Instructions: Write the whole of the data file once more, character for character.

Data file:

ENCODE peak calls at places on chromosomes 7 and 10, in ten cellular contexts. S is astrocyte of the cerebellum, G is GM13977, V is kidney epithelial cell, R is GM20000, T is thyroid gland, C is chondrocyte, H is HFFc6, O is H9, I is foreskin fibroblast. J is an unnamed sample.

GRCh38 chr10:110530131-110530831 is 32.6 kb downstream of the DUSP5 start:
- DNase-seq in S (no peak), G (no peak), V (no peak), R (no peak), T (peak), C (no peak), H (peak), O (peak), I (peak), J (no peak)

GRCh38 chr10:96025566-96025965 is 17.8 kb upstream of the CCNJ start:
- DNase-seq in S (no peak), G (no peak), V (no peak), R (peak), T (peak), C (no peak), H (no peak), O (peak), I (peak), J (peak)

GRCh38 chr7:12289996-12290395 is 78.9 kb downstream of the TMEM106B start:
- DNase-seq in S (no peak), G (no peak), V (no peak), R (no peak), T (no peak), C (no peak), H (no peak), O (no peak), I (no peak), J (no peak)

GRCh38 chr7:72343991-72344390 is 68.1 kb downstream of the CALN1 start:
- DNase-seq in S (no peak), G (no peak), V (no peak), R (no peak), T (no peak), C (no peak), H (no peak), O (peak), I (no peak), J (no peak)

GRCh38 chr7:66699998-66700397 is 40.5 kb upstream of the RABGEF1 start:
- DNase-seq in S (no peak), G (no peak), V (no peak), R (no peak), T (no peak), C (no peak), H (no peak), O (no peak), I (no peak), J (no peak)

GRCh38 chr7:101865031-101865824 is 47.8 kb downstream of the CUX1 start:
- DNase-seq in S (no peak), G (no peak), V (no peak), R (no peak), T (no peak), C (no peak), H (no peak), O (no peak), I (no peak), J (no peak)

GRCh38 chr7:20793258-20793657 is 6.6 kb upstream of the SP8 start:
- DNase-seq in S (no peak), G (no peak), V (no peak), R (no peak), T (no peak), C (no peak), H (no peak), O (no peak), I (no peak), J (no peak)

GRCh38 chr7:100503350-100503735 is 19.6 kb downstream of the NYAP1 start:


ENCODE peak calls at places on chromosomes 7 and 10, in ten cellular contexts. S is astrocyte of the cerebellum, G is GM13977, V is kidney epithelial cell, R is GM20000, T is thyroid gland, C is chondrocyte, H is HFFc6, O is H9, I is foreskin fibroblast. J is an unnamed sample.

GRCh38 chr10:110530131-110530831 is 32.6 kb downstream of the DUSP5 start:
- DNase-seq in S (no peak), G (no peak), V (no peak), R (no peak), T (peak), C (no peak), H (peak), O (peak), I (peak), J (no peak)

GRCh38 chr10:96025566-96025965 is 17.8 kb upstream of the CCNJ start:
- DNase-seq in S (no peak), G (no peak), V (no peak), R (peak), T (peak), C (no peak), H (no peak), O (peak), I (peak), J (peak)

GRCh38 chr7:12289996-12290395 is 78.9 kb downstream of the TMEM106B start:
- DNase-seq in S (no peak), G (no peak), V (no peak), R (no peak), T (no peak), C (no peak), H (no peak), O (no peak), I (no peak), J (no peak)

GRCh38 chr7:72343991-72344390 is 68.1 kb downstream of the CALN1 start:
- DNase-seq in S (no peak), G (no peak), V (no peak), R (no peak), T (no peak), C (no peak), H (no peak), O (peak), I (no peak), J (no peak)

GRCh38 chr7:66699998-66700397 is 40.5 kb upstream of the RABGEF1 start:
- DNase-seq in S (no peak), G (no peak), V (no peak), R (no peak), T (no peak), C (no peak), H (no peak), O (no peak), I (no peak), J (no peak)

GRCh38 chr7:101865031-101865824 is 47.8 kb downstream of the CUX1 start:
- DNase-seq in S (no peak), G (no peak), V (no peak), R (no peak), T (no peak), C (no peak), H (no peak), O (no peak), I (no peak), J (no peak)

GRCh38 chr7:20793258-20793657 is 6.6 kb upstream of the SP8 start:
- DNase-seq in S (no peak), G (no peak), V (no peak), R (no peak), T (no peak), C (no peak), H (no peak), O (no peak), I (no peak), J (no peak)

GRCh38 chr7:100503350-100503735 is 19.6 kb downstream of the NYAP1 start: